Retail Disruptors: A book review by Bob Morris

Retail Disruptors: The Spectacular Rise and Impact of the Hard Discounters
Jan-Benedict Steenkamp with Laurens Sloot
KoganPage (October 2018)

With Laurens Sloot, Jan-Benedict Steenkamp lifts “the veil of secrecy covering hard discounters”

During an interview of Clayton Christensen, I asked him, “What exactly is disruptive innovation? There seems to be at least some confusion about it.”

“Quite true. It has a very specific meaning. It is not a breakthrough innovation that makes good products better. It has a very specific definition, and that is that it transforms a product that historically was so expensive and complicated that only a few people with a lot of money and a lot of skill had access to it. A disruptive innovation makes the product so much more affordable and acceptable that a much larger population has access to it.” I was reminded of that clarification as I began to read Retail Disruptors. The focus is on the hard discounter business model and the strategies followed by the key players and countries. “This sets the stage for the development of counterstrategies.” As one result, “incumbent retailers and brand manufacturers are anything but helpless. Indeed, some will actually profit from working with hard discounters.”

These are among the passages that caught my eye, also listed to suggest the scope of Steenkamp’s coverage:

o Ascendancy of hard discounters Pages 1-15)
o When is a preference for a limited assortment most likely? (24-25)
o The hard discounters model: managerial takeaways (34-35)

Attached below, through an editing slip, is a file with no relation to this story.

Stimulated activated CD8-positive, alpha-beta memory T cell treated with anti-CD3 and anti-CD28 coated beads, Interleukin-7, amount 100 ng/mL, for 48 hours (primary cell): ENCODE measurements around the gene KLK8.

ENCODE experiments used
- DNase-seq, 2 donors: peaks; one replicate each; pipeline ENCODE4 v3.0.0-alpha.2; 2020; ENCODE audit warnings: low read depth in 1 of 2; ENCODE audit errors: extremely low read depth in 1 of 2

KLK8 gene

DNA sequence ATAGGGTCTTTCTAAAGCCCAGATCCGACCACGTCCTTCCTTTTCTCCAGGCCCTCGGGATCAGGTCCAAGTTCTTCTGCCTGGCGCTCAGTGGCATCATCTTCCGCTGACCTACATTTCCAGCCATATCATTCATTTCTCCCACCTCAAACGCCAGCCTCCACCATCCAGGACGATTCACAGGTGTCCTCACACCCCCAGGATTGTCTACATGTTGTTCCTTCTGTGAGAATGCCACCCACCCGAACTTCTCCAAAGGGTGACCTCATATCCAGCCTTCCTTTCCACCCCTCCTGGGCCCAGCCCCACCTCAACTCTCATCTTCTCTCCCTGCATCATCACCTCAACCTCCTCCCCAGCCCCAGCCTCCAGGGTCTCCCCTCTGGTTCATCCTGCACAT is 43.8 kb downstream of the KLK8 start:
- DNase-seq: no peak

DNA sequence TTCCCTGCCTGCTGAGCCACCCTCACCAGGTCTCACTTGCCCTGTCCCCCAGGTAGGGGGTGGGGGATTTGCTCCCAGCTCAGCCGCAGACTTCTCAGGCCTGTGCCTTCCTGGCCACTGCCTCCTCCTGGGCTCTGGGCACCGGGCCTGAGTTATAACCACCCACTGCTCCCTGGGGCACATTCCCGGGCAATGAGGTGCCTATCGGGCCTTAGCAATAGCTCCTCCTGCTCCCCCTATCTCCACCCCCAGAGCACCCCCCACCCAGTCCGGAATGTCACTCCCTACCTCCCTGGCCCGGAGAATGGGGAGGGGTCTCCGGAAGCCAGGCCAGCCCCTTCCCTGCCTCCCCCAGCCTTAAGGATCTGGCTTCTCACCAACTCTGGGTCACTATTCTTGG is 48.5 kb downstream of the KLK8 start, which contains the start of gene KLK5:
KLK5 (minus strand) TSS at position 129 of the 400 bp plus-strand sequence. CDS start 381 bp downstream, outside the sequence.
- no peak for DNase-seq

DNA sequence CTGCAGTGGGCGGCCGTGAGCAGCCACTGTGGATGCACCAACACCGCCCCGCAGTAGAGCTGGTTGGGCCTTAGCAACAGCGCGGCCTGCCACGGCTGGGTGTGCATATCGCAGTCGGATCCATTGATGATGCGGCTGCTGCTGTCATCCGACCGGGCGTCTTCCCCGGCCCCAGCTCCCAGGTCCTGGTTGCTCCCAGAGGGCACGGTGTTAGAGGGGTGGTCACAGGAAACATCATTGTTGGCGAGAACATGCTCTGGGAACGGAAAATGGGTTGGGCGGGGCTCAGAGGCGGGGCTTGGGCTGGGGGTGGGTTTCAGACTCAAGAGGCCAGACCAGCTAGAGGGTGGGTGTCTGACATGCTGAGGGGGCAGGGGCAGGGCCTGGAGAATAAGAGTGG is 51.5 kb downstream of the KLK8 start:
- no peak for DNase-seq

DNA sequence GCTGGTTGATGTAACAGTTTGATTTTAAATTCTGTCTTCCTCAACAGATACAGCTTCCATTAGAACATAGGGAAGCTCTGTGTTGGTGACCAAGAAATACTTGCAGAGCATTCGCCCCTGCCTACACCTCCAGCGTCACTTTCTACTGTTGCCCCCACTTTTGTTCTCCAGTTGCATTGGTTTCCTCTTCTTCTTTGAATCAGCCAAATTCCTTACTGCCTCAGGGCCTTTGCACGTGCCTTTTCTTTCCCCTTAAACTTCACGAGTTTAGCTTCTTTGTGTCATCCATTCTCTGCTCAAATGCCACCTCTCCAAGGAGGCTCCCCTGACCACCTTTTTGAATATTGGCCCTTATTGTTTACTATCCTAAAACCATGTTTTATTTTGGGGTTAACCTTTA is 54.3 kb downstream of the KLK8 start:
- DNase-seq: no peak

o Aldi — The inventor of the hard discount concept (39-44)

o Pillars of Aldi (42-44)
o The only firm that Aldi fears (44-48)
o Trader Joe’s — the upscale hard discounter (49-51)
o  Four major discounters: managerial takeaways (54-55)

o Key success factors of hard discount concept: managerial takeaways (72-73)
o Dollar/Dollar Tree (80-82)
o Hard discounter disruption in the grocery business (89-93)
o Characteristics of U.S. grocery market: managerial takeaways (94-95)

o How hard discounters create their own “blue ocean”: managerial takeaways (116)
o Four strategic reactions to hard discounter encroachment (120-127)
o Four competitive responses that conventional retailers can use: managerial takeaways (142-143)
o Four checklists for procurement savings: managerial takeaways (162-164)

o Building stronger national brands (167-198)
o Five imperatives for building stronger brands: managerial takeaways (193-196)
o Requirements for success for three types of companies: managerial takeaways (215-216)
o Key issues to consider during negotiations: managerial takeaways (230-231)

The business world today is more volatile, more uncertain, more complex, and more ambiguous than at any prior time that I can recall. Be that as it may, Jan-Benedict Steenkamp with Laurens Sloot take “a look into the future of disruptive retailing” in the final chapter. What they see is best revealed within the narrative, in context. However, no spoiler alert here, they remain convinced that hard discounters such as Aldi, Asda, Lidl, Morrisons, Sainsbury, and Tesco “are — and will remain — a permanent fixture in the grocery landscape. The ultimate winner is the consumer. And that is the right outcome in a competitive society.”

I agree and perhaps you do as well.

 

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